The Rap on Pit Bulls Revisited
Monday, July 30, 2007
The black puppies were cute, cuddly and just a day old. But their hours at the Loudoun County Animal Shelter were numbered.
If only they had been a different breed, their fate might have been different. But they were pit bulls -- a much vilified animal associated with dogfights, drug raids and vicious bites. And under a decades-old policy, Loudoun bans pit bull adoptions at the county-run shelter.
"It was awful, really awful," shelter manager Inga Fricke said of the afternoon last summer when she tranquilized the two puppies, wrapped them in blankets and injected them with a solution called Fatal Plus. "It was awful because they were puppies. I mean, they had just been born here. Their mom had come in stray and pregnant."
Loudoun isn't the only jurisdiction that has singled out the pit bull as the bete noire of its animal adoption facility. But a wave of new policies and proposals is sweeping the Washington region as shelters acknowledge a fact of life that many jurisdictions have long ignored: Not all pit bulls are dangerous.
Policies allowing pit bulls to be adopted after they have been evaluated and cleared by animal-behavior specialists have been implemented in Montgomery and Prince William counties and approved in Arlington County. Meanwhile, Loudoun and Alexandria are considering rule changes that would enable them to join the District, Fairfax County and other jurisdictions that allow pit bulls to be adopted.
More than 160 pit bulls have been adopted at Montgomery's shelter in the 15 months since its policy went into effect. "And not one has been returned," said J.C. Crist, chief executive of the Montgomery County Humane Society, which runs the shelter. "Before, we euthanized every pit bull that was older than 6 months and did not have a history. Now, we make an investment in every dog that walks through our shelter -- because it's the right thing to do."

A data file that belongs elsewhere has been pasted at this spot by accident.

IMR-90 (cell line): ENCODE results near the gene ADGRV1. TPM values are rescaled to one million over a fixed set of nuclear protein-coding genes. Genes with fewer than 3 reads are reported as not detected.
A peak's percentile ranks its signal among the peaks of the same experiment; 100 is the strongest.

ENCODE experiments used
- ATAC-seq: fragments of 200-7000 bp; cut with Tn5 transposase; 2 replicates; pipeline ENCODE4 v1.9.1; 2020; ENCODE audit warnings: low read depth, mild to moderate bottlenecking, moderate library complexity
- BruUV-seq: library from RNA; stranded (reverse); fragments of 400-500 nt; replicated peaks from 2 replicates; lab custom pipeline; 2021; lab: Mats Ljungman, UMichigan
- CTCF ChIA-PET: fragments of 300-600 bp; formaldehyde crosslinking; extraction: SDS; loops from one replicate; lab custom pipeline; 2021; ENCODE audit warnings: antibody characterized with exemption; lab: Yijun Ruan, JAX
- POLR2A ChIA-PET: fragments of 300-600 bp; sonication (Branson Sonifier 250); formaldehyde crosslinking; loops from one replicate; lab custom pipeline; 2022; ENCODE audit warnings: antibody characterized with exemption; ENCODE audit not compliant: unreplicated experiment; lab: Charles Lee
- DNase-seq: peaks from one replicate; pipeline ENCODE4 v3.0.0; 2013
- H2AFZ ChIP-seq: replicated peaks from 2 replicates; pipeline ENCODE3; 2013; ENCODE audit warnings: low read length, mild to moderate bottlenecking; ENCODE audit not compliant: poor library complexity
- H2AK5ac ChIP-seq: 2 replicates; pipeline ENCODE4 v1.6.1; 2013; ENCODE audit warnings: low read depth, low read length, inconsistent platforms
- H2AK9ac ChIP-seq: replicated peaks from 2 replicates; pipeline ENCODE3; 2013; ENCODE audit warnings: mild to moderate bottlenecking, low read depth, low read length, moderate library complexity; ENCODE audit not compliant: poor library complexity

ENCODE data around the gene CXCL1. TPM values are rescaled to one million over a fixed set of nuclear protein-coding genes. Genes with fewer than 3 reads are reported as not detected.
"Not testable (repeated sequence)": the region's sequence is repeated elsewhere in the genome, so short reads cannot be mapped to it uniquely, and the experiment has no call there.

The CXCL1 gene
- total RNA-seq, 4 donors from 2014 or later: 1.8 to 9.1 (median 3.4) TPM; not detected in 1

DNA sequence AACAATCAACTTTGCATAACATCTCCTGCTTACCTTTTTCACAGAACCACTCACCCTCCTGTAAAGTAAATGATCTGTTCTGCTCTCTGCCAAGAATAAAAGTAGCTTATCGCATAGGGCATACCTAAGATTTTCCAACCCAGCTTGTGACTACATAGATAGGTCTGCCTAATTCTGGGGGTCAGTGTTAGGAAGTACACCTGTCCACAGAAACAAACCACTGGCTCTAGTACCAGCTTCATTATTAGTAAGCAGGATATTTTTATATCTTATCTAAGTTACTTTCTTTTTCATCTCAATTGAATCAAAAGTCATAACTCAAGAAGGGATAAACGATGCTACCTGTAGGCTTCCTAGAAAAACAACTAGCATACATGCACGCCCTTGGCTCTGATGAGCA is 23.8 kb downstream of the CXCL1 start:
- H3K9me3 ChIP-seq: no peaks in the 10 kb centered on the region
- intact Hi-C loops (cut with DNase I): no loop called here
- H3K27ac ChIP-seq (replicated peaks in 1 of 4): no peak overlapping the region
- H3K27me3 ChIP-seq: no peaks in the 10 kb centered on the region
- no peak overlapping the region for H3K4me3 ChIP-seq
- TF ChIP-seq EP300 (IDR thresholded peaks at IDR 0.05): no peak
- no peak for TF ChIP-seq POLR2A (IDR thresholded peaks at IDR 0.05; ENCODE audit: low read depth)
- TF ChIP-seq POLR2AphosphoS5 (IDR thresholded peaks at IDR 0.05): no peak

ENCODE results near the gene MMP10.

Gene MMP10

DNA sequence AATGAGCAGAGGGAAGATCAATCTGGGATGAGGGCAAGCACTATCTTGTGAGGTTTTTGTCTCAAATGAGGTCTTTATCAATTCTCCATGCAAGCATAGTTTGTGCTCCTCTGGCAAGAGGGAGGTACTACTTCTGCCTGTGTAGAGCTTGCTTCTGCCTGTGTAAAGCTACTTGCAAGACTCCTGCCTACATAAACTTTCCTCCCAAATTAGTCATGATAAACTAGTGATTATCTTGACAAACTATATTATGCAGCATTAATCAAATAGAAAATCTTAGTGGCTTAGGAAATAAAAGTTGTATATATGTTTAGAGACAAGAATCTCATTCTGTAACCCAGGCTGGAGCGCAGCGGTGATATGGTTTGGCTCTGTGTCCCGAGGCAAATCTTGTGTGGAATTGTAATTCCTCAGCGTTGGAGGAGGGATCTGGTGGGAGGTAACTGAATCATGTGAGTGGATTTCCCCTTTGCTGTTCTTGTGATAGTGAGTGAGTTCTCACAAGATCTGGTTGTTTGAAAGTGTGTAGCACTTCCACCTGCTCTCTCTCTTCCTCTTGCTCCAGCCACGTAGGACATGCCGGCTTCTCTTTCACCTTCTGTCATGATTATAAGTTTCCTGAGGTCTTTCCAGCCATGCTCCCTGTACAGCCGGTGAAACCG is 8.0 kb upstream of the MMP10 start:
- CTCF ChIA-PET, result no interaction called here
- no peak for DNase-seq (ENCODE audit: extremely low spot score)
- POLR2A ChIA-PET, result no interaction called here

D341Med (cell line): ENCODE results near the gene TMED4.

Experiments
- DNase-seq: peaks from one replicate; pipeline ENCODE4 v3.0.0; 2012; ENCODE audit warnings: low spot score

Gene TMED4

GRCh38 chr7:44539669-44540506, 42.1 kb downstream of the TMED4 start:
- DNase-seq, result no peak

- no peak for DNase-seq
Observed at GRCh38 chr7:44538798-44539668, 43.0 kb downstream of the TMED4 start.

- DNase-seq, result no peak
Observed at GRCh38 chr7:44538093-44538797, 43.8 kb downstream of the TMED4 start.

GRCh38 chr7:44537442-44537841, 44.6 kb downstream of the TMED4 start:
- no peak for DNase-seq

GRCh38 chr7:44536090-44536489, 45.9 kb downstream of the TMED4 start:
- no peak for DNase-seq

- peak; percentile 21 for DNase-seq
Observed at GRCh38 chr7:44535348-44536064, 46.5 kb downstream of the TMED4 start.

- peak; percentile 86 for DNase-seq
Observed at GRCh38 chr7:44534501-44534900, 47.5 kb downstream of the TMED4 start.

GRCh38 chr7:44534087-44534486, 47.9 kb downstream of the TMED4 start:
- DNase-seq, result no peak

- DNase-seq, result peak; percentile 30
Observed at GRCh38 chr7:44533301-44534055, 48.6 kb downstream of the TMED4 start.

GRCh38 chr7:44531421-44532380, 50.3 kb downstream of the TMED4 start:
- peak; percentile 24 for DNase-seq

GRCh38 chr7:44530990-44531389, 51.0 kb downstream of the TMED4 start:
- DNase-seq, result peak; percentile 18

The Northern Virginia counties were nudged into action by Attorney General Robert F. McDonnell (R), who issued a nonbinding opinion in October that publicly funded shelters should not euthanize dogs based solely on their breed.
Not taking any chances, a group of shelter directors in Northern Virginia has been meeting to draw up a regional policy. "We want to make it very clear that none of us is discriminating by breed and that we are evaluating dogs based on their own merit," said Karen Diviney, who heads the Fairfax shelter.
In Loudoun, many residents agree it is time for a change. A recent survey by the county shelter in rural Waterford found that residents favored abolishing the current policy -- euthanizing all unclaimed full-blooded and mixed-breed pit bulls after a 10-day waiting period -- 718 to 359.
One self-described 51-year-old grandmother, responding to the survey, wrote: "I have found that my pit bulls have been the most lovable and obedient dogs I have ever owned. They give so much love and I cannot imagine my life without them."
The dogs known as pit bulls originally were bred and trained for sport in early 19th-century Britain. They were tossed into a pit to taunt and do battle with bulls; that's how they got their name -- and perhaps their temperament. Most were trained not to show aggression toward their handlers, so they became an ideal family pet.
But after nearly two centuries of breeding and crossbreeding -- and of mistreatment and even torture by humans -- pit bulls have become an enigma. Some are devoted and trustworthy pets; others are vicious and dangerous. It depends on the dog.